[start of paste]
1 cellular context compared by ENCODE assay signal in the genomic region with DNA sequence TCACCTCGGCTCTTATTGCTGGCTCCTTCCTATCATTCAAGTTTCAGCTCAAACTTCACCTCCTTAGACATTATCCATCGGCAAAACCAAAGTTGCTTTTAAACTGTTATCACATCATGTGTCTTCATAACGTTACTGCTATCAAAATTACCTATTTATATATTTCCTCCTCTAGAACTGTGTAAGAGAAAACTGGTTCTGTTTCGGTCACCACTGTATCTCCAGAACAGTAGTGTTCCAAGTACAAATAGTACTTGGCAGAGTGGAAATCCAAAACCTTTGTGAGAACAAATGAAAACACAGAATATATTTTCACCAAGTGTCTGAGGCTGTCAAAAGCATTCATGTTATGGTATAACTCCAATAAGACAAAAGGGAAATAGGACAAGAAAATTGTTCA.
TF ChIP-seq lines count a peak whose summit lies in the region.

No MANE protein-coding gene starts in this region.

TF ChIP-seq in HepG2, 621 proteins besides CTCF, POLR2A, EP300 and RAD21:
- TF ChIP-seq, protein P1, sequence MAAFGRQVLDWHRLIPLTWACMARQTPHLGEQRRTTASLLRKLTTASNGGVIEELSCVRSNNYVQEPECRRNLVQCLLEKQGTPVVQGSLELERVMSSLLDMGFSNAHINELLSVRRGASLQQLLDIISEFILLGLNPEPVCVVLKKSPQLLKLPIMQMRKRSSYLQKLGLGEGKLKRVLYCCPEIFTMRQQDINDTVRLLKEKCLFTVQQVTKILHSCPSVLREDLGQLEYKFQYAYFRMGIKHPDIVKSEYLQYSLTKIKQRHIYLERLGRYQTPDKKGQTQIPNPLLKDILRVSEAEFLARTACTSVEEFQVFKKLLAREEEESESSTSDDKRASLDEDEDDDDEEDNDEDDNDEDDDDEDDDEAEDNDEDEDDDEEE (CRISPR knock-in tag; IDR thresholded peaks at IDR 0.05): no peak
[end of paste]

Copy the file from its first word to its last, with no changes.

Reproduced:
1 cellular context compared by ENCODE assay signal in the genomic region with DNA sequence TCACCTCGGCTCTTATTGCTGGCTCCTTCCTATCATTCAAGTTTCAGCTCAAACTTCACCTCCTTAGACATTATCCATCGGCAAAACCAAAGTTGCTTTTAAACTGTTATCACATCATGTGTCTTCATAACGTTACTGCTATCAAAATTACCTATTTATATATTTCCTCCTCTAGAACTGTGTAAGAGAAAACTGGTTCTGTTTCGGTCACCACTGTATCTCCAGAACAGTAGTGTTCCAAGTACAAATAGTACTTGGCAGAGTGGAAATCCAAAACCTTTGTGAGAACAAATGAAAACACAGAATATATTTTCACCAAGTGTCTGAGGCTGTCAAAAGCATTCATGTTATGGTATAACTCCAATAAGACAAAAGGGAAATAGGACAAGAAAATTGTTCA.
TF ChIP-seq lines count a peak whose summit lies in the region.

No MANE protein-coding gene starts in this region.

TF ChIP-seq in HepG2, 621 proteins besides CTCF, POLR2A, EP300 and RAD21:
- TF ChIP-seq, protein P1, sequence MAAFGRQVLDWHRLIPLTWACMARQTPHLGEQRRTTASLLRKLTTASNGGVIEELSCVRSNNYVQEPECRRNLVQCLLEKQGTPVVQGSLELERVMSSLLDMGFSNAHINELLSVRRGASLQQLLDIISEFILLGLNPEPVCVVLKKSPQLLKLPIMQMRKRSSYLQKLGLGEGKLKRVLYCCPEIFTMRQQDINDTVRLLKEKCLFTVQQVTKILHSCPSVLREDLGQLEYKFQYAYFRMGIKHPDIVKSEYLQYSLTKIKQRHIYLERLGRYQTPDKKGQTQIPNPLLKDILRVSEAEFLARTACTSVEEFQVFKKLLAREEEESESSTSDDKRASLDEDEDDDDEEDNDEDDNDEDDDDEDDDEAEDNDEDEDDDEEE (CRISPR knock-in tag; IDR thresholded peaks at IDR 0.05): no peak